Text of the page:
Ireland-Lilian Bland, Aviatrix

Lilian Bland was the first woman in Ireland to design, build, and fly her own engine-powered airplane. She was possibly even the first woman in the world to do so.

With a work history which included Journalism under her belt, Bland wrote about her plane, “The Mayfly,” for Flight International Magazine 1910-12-17 (pages 3-5):

Lilian Emily Bland was born in Kent, Great Britain in 1878 to John Humphrey and Emily Charlotte Madden Bland. By the time she was 20 years old, she was well traveled all around Europe, well educated, having studied art in Paris and music in Rome, and familiar with religious and philosophical texts. She rebuffed many of the customary social norms assigned to women; she was not only a successful journalist and press photographer, but also smoked, cussed on occasion, tinkered with

automobile engines, wore breeches, rode astride horses instead of sitting sidesaddle, practiced Martial Arts, and was very skilled at hunting and fishing.

Photo Gallery

After the death of her mother, Lilian moved moved to Ireland with her father, his native country.

In the summer of 1909, Lilian was staying with friends in Scotland where she studied and photographed seagulls and wondered what made their flight possible. Her uncle Robert sent a postcard from Paris which contained a diagram of the first plane to cross the English Channel; Louis Blériot’s monoplane. Blériot’s type XI crossed the distance of 25 miles between Calais and Dover in 36 minues and 30 seconds.

Photo: Bain News Service via Wikimedia Commons.

In October of that year, she attended the first official British aviation meeting held in Blackpool where she took down copious notes, drew diagrams and jotted down dimensions of the aeroplanes on display.

Lilian Bland: The Endeavor of a Woman, Youtube, Creative Mind.

While she watched the pilots flying the planes, she took careful notes on their movements and their flying routines. Lilian grew excited with the idea of building and flying an aeroplane. She set about studying everything she could about flying in books and magazines, and soon began to draw the biplane she planned to build and fly.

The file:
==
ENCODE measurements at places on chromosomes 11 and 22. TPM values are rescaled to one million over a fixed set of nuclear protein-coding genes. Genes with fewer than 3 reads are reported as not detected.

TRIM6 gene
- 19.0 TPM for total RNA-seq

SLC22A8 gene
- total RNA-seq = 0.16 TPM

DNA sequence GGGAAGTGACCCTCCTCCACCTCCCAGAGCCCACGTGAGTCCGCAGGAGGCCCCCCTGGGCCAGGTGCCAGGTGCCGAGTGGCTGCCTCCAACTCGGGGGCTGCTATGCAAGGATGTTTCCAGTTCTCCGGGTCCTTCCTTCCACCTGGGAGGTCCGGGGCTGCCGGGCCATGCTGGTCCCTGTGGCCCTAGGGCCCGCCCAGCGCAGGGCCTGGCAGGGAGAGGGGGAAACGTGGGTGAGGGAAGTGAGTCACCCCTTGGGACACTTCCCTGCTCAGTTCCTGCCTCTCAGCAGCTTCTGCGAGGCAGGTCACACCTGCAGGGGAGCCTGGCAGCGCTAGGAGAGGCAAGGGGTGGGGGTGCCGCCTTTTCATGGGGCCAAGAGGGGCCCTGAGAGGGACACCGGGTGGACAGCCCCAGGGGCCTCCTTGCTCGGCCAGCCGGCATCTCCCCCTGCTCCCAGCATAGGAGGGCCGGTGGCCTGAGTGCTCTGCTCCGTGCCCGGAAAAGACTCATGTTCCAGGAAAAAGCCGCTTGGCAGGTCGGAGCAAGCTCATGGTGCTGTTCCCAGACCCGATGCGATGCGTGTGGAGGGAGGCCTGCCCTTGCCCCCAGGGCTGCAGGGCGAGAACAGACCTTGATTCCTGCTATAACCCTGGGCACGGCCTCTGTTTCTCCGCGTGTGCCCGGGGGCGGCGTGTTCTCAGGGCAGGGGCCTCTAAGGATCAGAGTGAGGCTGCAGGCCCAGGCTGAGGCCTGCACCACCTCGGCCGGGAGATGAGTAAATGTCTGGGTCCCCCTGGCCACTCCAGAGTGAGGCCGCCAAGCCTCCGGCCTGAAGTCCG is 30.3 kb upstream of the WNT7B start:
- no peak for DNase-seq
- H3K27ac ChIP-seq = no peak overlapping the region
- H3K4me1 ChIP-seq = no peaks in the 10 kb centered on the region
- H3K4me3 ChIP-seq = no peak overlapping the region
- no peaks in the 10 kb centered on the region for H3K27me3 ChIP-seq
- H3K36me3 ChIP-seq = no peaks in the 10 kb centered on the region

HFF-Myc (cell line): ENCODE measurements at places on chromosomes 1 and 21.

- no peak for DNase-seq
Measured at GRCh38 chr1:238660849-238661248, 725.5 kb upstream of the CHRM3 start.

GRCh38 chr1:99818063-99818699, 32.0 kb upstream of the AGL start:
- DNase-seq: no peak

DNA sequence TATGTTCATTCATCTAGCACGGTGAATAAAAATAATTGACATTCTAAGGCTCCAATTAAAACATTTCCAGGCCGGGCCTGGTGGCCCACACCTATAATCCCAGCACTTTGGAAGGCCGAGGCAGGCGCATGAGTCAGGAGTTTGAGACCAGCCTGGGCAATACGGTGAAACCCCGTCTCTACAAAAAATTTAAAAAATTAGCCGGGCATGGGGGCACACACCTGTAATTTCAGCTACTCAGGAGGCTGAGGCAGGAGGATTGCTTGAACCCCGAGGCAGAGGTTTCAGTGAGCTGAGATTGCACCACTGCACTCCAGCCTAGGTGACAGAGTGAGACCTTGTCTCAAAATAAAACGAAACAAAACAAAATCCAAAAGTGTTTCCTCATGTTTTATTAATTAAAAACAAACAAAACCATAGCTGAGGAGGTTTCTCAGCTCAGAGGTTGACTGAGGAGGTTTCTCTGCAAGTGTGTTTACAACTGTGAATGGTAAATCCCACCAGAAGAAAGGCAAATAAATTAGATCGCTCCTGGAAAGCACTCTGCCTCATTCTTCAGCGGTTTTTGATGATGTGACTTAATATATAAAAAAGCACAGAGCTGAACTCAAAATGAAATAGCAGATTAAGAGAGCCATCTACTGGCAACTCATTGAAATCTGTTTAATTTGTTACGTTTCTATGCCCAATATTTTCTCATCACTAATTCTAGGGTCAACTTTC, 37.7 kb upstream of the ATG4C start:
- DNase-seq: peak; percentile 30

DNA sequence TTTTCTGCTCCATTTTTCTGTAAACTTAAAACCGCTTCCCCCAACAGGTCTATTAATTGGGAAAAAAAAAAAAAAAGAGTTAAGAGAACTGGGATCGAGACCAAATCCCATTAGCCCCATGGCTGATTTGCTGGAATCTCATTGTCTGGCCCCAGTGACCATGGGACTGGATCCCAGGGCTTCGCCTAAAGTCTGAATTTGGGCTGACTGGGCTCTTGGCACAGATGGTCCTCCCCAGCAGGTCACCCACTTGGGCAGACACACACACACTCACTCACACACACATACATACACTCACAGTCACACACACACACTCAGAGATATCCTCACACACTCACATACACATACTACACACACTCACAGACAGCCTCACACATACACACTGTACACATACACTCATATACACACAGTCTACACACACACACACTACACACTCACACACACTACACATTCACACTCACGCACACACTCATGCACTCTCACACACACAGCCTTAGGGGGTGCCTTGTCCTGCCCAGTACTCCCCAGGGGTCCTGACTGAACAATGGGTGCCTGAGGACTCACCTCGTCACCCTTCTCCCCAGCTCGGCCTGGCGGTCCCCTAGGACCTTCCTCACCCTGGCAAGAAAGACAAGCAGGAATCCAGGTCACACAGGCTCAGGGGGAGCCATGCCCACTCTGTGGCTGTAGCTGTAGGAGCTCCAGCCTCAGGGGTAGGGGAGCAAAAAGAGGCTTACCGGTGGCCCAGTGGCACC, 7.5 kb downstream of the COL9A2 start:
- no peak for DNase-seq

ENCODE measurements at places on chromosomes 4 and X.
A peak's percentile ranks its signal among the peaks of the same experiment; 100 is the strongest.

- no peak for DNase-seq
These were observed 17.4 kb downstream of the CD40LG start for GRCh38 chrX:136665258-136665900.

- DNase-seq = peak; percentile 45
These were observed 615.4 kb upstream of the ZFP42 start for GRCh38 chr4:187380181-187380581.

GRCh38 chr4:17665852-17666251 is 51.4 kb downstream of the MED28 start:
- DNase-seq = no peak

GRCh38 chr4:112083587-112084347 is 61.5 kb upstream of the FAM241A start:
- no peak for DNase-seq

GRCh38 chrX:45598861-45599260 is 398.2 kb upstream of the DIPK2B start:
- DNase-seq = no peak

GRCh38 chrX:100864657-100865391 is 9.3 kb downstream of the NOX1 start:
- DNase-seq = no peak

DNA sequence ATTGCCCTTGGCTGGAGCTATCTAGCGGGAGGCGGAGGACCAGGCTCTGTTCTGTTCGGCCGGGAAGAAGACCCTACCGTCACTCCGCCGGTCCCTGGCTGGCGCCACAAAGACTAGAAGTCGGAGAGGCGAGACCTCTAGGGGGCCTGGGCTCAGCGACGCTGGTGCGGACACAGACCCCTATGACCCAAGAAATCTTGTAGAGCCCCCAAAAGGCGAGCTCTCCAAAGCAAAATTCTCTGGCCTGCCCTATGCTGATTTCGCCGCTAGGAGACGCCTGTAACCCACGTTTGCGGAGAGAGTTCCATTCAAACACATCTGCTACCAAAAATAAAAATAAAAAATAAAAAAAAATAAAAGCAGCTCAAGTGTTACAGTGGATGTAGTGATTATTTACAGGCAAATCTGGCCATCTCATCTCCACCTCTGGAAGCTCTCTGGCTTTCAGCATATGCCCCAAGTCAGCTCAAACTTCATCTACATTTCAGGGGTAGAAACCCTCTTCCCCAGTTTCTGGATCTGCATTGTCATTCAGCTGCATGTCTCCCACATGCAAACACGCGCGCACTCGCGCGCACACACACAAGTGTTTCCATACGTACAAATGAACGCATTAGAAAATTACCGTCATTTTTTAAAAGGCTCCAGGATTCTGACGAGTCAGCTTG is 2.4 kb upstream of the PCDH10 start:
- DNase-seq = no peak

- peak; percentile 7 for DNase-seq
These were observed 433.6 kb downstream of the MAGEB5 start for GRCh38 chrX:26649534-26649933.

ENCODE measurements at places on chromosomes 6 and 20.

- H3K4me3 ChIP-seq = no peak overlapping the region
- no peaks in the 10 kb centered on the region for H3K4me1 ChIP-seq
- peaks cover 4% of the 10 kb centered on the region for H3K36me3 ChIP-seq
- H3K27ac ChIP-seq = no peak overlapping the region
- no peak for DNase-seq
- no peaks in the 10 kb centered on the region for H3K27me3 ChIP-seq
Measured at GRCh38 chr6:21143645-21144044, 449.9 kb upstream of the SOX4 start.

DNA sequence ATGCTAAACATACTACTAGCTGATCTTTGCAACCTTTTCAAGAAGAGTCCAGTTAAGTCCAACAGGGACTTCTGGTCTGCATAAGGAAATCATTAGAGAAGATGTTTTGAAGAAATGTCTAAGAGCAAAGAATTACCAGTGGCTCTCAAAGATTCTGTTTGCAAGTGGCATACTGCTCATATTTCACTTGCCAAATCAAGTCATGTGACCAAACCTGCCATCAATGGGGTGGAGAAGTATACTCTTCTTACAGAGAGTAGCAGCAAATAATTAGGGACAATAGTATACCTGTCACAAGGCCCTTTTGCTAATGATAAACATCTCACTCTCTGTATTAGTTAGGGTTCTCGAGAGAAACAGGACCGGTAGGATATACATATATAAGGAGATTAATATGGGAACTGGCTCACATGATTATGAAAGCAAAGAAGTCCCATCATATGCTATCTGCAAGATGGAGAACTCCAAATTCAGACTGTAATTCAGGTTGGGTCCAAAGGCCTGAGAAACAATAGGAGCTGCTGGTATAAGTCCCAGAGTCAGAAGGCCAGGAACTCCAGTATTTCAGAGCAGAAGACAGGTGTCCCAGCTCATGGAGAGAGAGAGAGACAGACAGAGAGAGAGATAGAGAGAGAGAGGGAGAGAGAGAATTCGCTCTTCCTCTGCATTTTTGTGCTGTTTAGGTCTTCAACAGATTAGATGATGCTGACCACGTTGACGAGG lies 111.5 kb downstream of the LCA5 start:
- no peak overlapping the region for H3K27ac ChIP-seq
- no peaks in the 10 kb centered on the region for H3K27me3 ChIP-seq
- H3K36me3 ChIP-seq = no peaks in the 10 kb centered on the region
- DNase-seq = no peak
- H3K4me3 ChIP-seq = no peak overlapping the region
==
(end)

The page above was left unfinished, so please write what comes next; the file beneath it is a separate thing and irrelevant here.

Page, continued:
On the estate’s large, well equipped workshop, left behind by her late uncle William Smythe, Lilian went to work. She remembered the shape and agility of the seagulls she’d watched in Scotland and shaped the ash to mimic the slight curve at the tips of the wings and soaked unbleached calico (a cotton material, heavier than muslin) in gelatin and formalin (a sort of liquefied formaldehyde) to make it waterproof, to use as the wing fabric. She used bicycle handlebars and copper wire as a steering mechanism for the plane. When finished, less than a year after beginning to sketch the design, the plane was 20′ 7″ across and weighed 200 pounds. With a bit of humor she christened it Mayfly because it May fly or it May not.

It did fly. At least, the maiden flight of the Mayfly glided, as an engine was yet to be installed. Following the success of the initial test, whereby volunteers amounting to the weight of an engine were asked to grip the wings while the glider ascended, Lilian ordered an engine for her biplane, installed it and, when across the ocean, in America, Amelia Earhart was but 12 years old, became the first woman to design, build, and fly an airplane.

Lilian’s piloting career was laid to rest fairly quickly. Her father, always concerned about Lilian’s unladylike endeavors, offered her a motor car if she would stop dabbling with aeroplanes. In 1910, when the most common mode of transportation was still a horse and buggy, an automobile of her own was too much for Lilian to resist and she walked away from her plane to drive her car and run the first Ford dealership in Northern Ireland. Before long she married her cousin, Charles Bland. They moved to Quatsino Sound, Vancouver Isand in British Columbia where Lilian’s skills came to be quite useful in homesteading an untouched land.

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